Two researchers who interviewed combatants in the Irish Troubles for a Boston College oral history project have won an extended reprieve in their fight to prevent recordings from being turned over to the British government.
On Wednesday, US Supreme Court Justice Stephen Breyer extended until Nov. 16 a previous stay he had granted of the order from a federal district court, which had been upheld by an appeals court in Boston, while the researchers prepare a writ of certiorari seeking a Supreme Court hearing of their case.
“My clients are encouraged by today’s grant of a stay of the mandate from the Supreme Court,” said Eamonn Dornan, a lawyer for the researchers, in a statement. “Justice Breyer has already given their arguments careful consideration and in effect, found that they are at least meritorious and that there is a likelihood that irreparable harm would result if the stay was not granted.”
The researchers, Ed Moloney and Anthony McIntyre, recorded interviews for the Belfast Project with members of the Provisional Irish Republican Army and other paramilitary and political organizations, with the understanding that the tapes would not be released until the interviewees died.
The order by Breyer temporarily halts the turnover of tapes from interviews conducted with former IRA member Dolours Price.
Boston College, meanwhile, continues a separate legal battle over interviews with other project participants in the Boston appeals court.
“The stay request that Ed Moloney and Anthony McIntyre won today was expected and extends the stay on the Price tapes until Nov. 16,” Jack Dunn, a BC spokesman, said Wednesday. “BC is not a party in this case, and our focus remains on the appeal of the [federal court] ruling regarding the seven transcripts of interviews with former IRA pararmilitaries.”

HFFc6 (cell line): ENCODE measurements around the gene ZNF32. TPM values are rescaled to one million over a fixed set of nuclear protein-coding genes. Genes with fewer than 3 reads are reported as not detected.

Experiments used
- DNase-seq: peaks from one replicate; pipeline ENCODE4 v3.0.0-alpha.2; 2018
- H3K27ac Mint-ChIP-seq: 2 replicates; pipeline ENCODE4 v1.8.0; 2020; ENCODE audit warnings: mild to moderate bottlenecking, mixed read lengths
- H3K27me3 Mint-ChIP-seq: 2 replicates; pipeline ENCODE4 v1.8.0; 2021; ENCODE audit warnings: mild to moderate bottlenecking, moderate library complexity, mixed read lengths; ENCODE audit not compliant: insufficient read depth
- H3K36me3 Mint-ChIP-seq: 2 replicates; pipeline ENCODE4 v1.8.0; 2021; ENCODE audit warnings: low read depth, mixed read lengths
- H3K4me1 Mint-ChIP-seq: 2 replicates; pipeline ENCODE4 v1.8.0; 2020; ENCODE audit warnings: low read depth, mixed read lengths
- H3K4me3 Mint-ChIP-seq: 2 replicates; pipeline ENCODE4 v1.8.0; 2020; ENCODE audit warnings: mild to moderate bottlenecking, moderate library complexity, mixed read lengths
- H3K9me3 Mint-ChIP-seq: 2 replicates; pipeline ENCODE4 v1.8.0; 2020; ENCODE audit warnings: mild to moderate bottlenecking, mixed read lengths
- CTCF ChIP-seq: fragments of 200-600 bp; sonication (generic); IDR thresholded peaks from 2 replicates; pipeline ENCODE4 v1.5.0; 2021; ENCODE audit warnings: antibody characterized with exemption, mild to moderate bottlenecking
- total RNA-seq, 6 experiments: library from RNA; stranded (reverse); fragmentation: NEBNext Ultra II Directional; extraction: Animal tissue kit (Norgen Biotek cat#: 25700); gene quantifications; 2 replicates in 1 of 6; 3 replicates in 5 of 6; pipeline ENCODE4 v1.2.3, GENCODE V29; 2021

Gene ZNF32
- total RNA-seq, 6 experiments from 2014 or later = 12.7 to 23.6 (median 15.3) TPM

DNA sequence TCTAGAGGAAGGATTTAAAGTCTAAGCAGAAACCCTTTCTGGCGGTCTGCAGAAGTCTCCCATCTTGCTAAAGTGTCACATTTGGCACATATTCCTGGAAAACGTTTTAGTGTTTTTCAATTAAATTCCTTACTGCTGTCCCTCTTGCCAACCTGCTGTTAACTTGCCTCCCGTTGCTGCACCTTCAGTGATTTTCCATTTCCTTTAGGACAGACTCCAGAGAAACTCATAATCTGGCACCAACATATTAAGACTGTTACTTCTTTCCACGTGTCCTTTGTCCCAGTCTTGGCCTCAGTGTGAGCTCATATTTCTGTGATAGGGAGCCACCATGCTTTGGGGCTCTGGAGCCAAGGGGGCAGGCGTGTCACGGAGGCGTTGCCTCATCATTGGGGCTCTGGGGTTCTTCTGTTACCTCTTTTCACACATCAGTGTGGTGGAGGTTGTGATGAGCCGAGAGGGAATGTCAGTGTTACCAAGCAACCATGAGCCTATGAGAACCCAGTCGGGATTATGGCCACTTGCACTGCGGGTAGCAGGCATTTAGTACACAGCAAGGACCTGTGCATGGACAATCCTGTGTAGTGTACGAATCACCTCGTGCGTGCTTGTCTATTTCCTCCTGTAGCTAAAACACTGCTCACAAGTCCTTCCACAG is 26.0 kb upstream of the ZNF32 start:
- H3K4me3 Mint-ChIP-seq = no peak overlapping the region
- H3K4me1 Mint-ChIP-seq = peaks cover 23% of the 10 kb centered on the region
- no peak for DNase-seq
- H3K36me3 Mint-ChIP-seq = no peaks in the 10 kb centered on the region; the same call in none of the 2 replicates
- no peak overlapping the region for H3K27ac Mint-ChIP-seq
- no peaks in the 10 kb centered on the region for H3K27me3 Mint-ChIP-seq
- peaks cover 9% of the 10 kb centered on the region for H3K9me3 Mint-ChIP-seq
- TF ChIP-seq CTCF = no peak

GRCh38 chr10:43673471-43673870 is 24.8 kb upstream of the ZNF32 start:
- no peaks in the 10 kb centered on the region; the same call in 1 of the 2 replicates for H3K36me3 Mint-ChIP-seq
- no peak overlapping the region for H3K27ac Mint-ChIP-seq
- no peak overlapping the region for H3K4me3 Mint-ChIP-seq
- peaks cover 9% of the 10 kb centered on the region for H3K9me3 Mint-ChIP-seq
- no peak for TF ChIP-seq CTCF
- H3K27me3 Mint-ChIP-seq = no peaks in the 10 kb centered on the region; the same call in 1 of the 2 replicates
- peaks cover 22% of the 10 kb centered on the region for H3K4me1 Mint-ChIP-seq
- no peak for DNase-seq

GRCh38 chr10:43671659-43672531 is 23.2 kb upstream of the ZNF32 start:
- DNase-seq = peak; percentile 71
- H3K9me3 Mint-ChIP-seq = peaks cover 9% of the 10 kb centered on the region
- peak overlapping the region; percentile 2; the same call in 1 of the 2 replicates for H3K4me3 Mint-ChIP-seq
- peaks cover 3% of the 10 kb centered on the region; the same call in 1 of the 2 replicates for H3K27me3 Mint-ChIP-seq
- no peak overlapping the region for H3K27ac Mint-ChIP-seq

The British government last year issued subpoenas for the recordings to aid in an investigation of the 1972 abduction and slaying of Jean McConville, a mother of 10 suspected of being an IRA informant.
In an interview last month with the CBS Evening News, Price discussed her role in McConville’s death, as well as the 1973 car bombing at London’s “Old Bailey” courthouse.
Boston College had initially fought the subpoena for the Price materials but complied with a court order to release them after a judge determined they were relevant to a criminal investigation, and Price had publicly discussed the tapes, BC has said.
Her tapes are currently in the possession of the US Department of Justice, pending resolution of the overall legal battle.
In a statement on Wednesday, Moloney hailed Breyer’s ruling granting the extended stay for interview materials.
“This is a huge victory for Eamonn and his colleagues in Boston,” Moloney said. “Myself and Anthony McIntyre wish to thank and congratulate them for doing such a magnificent job.”
The stay will expire if the Supreme Court declines to hear their case.
However, if the court does take up the matter, the stay will remain in effect until the high court issues a final judgment.
Moloney and McIntyre have argued that releasing any of the tapes could imperil the peace process in Northern Ireland and endanger the welfare of McIntyre, a former IRA member who lives in Ireland, and others involved in the project.
“My clients have raised issues of exceptional importance, including the constitutional right to free flow of information to the American public in the face of a foreign subpoena, the protection of important academic research, and the harm which the release of these materials would cause,” said Dornan, their attorney.
Travis Andersen can be reached at firstname.lastname@example.org.